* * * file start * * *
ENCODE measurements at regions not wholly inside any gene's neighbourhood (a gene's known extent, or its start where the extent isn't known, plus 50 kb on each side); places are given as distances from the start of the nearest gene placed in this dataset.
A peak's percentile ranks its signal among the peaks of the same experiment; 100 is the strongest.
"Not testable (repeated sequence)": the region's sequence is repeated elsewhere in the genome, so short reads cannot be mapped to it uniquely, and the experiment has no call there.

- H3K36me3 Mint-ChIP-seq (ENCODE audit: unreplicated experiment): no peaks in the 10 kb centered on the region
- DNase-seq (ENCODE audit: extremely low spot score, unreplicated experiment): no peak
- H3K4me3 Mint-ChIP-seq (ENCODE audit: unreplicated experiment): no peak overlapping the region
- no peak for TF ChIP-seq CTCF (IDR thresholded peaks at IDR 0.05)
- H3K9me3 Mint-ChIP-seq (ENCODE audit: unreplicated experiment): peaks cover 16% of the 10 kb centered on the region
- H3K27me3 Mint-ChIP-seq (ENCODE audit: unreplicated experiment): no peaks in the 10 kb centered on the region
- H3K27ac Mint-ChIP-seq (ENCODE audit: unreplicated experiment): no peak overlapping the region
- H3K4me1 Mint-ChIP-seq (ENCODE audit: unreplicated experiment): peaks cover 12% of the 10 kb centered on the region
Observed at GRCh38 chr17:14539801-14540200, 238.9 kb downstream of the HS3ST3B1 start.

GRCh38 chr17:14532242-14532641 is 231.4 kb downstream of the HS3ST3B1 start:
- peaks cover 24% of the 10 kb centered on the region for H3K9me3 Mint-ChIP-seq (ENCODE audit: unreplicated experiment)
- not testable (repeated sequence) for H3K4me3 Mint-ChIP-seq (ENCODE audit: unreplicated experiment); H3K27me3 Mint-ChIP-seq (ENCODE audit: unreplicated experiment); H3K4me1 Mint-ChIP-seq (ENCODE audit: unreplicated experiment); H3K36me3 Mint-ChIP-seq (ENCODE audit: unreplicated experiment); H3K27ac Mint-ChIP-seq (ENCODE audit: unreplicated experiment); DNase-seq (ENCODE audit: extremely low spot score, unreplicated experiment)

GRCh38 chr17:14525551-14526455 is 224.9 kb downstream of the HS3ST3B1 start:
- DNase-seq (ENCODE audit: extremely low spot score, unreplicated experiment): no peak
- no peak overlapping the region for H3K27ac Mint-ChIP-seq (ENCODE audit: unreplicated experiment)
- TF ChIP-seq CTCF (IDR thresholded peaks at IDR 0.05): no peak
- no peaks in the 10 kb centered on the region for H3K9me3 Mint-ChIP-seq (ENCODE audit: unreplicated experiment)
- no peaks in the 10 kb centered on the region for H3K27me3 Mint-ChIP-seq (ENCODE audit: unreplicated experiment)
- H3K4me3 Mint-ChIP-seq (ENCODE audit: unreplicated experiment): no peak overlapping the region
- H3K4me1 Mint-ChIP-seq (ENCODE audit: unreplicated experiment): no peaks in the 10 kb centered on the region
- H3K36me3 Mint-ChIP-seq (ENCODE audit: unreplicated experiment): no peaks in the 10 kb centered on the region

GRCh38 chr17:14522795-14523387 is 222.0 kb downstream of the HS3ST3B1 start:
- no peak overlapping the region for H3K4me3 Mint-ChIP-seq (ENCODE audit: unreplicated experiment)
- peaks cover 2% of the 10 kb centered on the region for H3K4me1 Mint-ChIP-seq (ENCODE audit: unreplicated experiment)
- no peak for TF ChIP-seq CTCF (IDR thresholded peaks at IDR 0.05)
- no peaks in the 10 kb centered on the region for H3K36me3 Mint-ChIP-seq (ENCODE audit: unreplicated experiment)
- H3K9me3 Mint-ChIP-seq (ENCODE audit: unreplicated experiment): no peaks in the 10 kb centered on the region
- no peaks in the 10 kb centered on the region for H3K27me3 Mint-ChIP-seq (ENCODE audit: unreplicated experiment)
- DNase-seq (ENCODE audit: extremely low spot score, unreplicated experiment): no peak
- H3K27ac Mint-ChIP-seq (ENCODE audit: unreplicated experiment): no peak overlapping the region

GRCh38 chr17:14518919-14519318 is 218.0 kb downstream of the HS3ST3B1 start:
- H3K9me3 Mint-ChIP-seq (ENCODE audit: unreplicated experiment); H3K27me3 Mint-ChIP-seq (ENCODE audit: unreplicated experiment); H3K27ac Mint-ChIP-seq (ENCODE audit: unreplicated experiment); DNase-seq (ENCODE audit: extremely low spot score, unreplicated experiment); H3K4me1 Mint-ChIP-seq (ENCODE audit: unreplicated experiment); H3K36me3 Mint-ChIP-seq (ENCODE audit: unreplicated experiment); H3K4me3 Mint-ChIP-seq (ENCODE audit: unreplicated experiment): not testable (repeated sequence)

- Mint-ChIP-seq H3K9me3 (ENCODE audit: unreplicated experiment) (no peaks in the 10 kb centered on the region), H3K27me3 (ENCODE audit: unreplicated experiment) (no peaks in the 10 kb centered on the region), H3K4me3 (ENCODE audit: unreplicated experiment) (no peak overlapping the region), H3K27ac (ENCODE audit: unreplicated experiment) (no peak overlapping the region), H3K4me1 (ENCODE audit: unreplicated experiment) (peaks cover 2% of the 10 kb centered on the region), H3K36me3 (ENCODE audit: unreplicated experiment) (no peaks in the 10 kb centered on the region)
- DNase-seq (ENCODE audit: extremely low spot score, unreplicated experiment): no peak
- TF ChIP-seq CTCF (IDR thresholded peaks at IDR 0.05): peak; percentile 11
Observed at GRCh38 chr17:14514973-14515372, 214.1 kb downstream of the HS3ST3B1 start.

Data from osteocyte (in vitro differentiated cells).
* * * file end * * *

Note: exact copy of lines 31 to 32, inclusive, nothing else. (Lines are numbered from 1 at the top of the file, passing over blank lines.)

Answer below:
- no peaks in the 10 kb centered on the region for H3K27me3 Mint-ChIP-seq (ENCODE audit: unreplicated experiment)
- DNase-seq (ENCODE audit: extremely low spot score, unreplicated experiment): no peak